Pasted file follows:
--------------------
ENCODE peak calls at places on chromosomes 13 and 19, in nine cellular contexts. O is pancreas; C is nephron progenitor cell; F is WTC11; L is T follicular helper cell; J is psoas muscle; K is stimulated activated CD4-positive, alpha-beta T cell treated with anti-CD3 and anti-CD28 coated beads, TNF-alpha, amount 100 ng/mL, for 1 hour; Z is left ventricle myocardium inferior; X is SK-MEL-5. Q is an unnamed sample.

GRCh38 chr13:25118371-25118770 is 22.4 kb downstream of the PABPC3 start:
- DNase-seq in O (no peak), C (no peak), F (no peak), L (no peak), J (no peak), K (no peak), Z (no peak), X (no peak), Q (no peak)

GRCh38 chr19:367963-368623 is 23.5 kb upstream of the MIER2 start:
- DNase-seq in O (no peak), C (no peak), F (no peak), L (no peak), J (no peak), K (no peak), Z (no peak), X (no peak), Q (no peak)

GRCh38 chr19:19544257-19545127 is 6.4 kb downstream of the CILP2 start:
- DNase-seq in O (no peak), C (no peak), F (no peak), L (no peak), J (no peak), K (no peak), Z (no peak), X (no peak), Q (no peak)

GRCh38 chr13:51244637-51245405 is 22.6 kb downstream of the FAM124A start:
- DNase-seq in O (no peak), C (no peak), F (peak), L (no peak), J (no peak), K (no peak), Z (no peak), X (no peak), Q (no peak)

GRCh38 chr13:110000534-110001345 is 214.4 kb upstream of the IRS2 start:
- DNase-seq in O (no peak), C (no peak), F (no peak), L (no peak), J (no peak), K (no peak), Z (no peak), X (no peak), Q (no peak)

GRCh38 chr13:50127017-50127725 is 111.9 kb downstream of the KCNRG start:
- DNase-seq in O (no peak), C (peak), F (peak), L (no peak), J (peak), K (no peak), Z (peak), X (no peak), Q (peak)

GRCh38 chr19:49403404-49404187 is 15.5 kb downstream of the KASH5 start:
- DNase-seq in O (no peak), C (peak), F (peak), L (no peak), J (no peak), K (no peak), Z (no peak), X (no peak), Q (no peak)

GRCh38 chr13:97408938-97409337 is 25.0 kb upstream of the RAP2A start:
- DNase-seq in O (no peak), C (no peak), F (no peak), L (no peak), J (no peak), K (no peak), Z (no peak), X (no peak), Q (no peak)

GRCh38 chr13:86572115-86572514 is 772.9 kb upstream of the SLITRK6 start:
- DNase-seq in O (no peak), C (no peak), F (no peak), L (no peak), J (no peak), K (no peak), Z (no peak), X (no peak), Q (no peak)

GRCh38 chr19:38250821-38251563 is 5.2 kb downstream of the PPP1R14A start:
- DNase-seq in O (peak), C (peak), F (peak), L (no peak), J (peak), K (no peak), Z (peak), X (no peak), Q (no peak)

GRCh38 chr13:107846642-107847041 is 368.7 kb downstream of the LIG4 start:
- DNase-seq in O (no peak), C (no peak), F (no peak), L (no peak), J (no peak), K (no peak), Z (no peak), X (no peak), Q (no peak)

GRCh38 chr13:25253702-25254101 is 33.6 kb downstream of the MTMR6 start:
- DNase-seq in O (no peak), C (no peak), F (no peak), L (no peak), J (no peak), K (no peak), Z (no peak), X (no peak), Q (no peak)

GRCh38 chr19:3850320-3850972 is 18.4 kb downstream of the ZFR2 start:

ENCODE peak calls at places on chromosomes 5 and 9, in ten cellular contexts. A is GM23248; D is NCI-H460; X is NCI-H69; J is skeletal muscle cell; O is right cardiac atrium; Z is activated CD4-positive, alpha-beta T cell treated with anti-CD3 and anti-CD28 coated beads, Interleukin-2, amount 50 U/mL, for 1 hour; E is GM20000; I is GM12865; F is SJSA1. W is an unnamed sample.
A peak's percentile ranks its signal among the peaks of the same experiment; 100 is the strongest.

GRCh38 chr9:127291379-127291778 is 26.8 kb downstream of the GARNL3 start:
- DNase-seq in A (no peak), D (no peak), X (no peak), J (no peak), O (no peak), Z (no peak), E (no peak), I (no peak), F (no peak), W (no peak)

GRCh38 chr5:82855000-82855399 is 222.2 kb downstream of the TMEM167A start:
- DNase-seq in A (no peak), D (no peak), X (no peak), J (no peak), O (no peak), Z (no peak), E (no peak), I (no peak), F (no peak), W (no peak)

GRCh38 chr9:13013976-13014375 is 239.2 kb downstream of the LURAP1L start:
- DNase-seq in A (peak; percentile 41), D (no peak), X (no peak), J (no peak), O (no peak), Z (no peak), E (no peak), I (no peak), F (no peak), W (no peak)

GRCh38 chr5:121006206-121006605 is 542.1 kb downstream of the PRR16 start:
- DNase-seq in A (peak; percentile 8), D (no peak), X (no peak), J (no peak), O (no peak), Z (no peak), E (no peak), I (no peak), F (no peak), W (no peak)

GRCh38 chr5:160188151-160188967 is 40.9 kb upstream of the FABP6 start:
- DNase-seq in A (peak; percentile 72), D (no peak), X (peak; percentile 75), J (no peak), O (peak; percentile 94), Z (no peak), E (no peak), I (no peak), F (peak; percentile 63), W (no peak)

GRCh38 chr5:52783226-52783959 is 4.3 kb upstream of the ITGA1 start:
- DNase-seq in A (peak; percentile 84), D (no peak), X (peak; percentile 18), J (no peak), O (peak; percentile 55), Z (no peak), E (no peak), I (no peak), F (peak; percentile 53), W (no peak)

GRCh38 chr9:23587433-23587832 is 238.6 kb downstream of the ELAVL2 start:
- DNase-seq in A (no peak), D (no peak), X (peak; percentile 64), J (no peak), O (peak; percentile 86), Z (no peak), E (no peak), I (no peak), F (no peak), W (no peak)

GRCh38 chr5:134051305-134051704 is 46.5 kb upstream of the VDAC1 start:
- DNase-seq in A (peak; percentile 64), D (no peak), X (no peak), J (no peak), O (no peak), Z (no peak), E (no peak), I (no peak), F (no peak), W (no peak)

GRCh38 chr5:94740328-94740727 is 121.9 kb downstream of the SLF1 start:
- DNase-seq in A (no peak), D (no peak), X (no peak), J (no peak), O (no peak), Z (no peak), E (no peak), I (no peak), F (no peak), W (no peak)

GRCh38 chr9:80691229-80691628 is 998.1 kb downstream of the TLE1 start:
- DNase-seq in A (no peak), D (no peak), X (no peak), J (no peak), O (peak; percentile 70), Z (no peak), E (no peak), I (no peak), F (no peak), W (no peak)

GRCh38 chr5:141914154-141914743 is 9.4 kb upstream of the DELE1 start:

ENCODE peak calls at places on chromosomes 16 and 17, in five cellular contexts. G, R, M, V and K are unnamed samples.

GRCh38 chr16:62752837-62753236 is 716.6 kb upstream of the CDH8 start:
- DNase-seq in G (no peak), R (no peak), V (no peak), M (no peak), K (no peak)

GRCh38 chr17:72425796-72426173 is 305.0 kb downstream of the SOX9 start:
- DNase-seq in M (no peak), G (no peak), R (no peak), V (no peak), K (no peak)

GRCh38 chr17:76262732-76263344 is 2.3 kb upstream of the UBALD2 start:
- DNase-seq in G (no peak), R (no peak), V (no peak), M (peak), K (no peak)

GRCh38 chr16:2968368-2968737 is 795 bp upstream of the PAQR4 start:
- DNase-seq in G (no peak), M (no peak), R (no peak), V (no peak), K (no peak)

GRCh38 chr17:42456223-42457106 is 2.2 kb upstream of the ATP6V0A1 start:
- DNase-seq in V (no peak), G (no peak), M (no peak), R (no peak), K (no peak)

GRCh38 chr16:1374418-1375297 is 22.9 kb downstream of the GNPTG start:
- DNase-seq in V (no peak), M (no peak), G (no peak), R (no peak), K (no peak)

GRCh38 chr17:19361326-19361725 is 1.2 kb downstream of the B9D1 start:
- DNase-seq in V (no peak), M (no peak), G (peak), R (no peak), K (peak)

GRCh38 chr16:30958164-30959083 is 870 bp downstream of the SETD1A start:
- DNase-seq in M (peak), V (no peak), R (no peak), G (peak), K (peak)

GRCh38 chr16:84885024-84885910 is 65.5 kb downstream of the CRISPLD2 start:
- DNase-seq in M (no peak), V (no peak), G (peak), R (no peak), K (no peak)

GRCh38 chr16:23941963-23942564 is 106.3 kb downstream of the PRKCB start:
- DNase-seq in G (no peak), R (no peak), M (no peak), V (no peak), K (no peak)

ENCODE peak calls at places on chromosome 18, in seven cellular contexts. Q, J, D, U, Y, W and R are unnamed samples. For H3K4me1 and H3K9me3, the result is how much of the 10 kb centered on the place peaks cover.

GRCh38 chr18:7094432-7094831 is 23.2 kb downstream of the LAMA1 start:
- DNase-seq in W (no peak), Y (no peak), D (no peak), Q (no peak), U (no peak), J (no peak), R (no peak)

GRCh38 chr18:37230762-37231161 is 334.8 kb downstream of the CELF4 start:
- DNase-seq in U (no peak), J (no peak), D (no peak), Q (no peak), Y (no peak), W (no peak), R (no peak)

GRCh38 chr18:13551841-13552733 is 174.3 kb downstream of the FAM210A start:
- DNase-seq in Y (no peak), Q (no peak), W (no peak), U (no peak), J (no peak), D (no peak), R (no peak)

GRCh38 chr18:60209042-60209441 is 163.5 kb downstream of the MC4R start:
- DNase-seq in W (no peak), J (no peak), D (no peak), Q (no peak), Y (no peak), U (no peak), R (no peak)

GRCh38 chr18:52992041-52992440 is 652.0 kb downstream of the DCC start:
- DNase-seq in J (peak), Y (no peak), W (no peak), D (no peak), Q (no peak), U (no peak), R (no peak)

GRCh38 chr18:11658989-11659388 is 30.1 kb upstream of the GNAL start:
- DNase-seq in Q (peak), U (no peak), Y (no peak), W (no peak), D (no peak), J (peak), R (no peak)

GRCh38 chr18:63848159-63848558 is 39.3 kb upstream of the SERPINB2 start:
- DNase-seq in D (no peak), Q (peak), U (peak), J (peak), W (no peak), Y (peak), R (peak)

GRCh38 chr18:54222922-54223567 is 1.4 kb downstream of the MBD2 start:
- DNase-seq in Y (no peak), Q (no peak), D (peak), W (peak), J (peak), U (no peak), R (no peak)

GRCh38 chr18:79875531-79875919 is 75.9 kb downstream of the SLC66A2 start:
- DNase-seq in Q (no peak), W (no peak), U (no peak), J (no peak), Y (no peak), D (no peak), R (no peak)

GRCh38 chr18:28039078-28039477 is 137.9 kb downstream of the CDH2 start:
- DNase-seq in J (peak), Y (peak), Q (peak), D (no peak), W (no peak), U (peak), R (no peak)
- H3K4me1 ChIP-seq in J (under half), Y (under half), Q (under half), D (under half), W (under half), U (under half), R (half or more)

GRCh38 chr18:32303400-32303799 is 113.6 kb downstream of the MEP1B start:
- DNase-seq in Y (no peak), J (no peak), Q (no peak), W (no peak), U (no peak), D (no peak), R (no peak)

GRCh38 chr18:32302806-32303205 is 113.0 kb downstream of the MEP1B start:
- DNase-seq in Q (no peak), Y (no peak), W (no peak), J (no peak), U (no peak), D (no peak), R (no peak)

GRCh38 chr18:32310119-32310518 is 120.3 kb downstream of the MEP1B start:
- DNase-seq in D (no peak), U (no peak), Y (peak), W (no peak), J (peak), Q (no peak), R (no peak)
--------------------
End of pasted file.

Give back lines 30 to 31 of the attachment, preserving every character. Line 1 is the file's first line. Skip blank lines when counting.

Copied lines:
- DNase-seq in A (no peak), D (no peak), X (no peak), J (no peak), O (no peak), Z (no peak), E (no peak), I (no peak), F (no peak), W (no peak)

GRCh38 chr5:82855000-82855399 is 222.2 kb downstream of the TMEM167A start: